Should we continue to withhold Payroll Tax on employees?
By: Jacob Franklin
On August 8, 2020, President Trump signed a Memorandum directing the Secretary of the Treasury to issue guidance allowing for the deferral of payroll taxes from employee’s paychecks. Because the memo essentially instructs the IRS to issue guidance, there are more questions than answers at this point.
Here’s what we do know:
- The memo covers the period of September 1, 2020 through December 31, 2020.
- The deferral covers the Employee’s Social Security portion of the payroll tax (6.2%)
- The deferral is available to those employees whose pre-tax bi-weekly payroll is less than $4,000 ($104,000/year)
- Any amounts deferred will not be subject to interest or penalty
Here’s what we don’t know:
When will the deferred payroll taxes be due?
First, employers must be careful not to confuse this Presidential Memorandum with the employment tax deferral provision of the CARES Act. The Employer’s side of Social Security is currently eligible for deferral under the CARES Act. Half of those deferred amounts are due on December 31, 2021 with the other half being due on December 31, 2022. That deferral was allowed through legislative means and is completely unrelated to this latest development.
The deferral under the Presidential Memorandum applies to the employee’s side of Social Security, and it will have a much shorter shelf life than the provision under the CARES Act. The authority for the deferral that President Trump cited in the memo is 26 U.S.C. 7508A. This is the same authority that was used to push the due date of tax returns back to July 15. This authority allows the IRS to push the due dates back by up to one year. We will need to wait for guidance from the IRS to see what those due dates will be.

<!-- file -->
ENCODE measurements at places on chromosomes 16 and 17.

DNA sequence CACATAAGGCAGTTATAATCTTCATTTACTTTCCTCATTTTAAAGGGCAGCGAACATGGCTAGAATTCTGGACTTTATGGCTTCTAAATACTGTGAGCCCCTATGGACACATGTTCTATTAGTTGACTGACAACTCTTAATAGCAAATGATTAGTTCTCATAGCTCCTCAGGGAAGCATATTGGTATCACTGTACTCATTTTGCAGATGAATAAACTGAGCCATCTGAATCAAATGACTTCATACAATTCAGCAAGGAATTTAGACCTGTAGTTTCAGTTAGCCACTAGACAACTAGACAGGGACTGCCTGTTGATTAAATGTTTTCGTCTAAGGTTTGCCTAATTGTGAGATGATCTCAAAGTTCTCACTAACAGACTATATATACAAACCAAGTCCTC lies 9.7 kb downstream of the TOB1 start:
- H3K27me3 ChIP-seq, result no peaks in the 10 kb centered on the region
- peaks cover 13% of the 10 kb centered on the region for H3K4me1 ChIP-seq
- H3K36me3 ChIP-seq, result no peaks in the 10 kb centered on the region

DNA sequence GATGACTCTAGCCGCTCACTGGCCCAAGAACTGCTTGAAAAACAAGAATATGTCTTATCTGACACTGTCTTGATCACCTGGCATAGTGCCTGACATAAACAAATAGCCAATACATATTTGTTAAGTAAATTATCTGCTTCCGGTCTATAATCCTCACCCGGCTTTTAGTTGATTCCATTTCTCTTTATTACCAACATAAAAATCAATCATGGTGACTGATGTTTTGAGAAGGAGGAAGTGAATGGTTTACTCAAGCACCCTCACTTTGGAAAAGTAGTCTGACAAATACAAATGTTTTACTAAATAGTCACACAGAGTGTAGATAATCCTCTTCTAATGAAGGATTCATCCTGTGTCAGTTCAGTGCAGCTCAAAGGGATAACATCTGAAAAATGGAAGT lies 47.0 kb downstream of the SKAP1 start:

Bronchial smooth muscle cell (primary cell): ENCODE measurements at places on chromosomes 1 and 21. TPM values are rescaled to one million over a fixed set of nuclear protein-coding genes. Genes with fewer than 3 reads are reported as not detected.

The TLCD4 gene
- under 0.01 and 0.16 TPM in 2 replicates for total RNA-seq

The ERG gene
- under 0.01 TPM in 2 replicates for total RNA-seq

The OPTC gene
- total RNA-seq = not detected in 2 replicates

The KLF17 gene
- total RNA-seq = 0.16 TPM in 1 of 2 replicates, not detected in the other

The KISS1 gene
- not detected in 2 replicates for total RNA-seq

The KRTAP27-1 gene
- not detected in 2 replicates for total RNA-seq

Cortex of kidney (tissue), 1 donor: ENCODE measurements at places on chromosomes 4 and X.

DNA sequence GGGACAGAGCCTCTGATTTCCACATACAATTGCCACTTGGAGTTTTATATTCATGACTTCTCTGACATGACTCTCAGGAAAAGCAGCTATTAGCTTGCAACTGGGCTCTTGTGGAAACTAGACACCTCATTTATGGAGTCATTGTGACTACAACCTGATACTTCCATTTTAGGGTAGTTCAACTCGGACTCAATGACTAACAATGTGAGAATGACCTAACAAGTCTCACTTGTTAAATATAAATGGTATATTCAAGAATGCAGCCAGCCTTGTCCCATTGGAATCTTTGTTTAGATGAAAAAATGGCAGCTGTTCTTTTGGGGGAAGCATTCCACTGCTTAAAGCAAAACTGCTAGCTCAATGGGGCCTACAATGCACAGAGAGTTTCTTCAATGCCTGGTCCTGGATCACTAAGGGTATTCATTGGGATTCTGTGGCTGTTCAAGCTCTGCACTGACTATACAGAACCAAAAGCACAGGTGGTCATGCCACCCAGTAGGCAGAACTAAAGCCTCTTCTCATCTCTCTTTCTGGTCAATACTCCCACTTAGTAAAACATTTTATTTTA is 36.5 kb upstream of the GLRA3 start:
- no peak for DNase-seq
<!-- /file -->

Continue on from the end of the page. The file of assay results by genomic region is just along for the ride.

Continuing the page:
What will employers do?
Many employers have chosen not to defer the employer’s portion of the social security tax as allowed under the CARES Act. This reaction has been because it is only a deferral, and the employer would prefer to pay as they go rather than creating a large obligation in the future.
On the employee portion of the Social Security tax, our assumption is that we will see even fewer choose to defer the employee’s tax. This of course is dependent on the guidance issued by the Internal Revenue Service in reaction to the Presidential Memorandum. However, based solely on the memo, it appears that the employer is placed in a rather precarious position.
First, if the employer does not withhold Social Security tax and congress takes no action to forgive the amounts, the employer will be required to recoup those amounts from the employee at some point during 2021. This would obviously put strain on the employer/employee relationship, when a large portion of the employee’s net check is withheld to cover the prior year’s tax obligation.
Second, if the employer continues to withhold, will there be strain on the employer/employee relationship when the employee is aware that the employer is under no obligation to do the withholding?
Third, if the employer allows the employee to defer the tax, and the employment is terminated, presumably the employer still has a requirement to remit the deferred taxes. What are the employer’s options for recouping the tax from the employee? Will the employer be allowed to recoup these amounts from the final paycheck? What if there isn’t enough pay to recoup the full amount of the tax? Depending on the guidance that is issued by the IRS, the recoupment of a terminated employee’s share of payroll tax could become a question of labor law, which may create different treatments around the country because of differing state labor laws.
Hopefully the upcoming guidance from the IRS will provide answers to these questions (and others).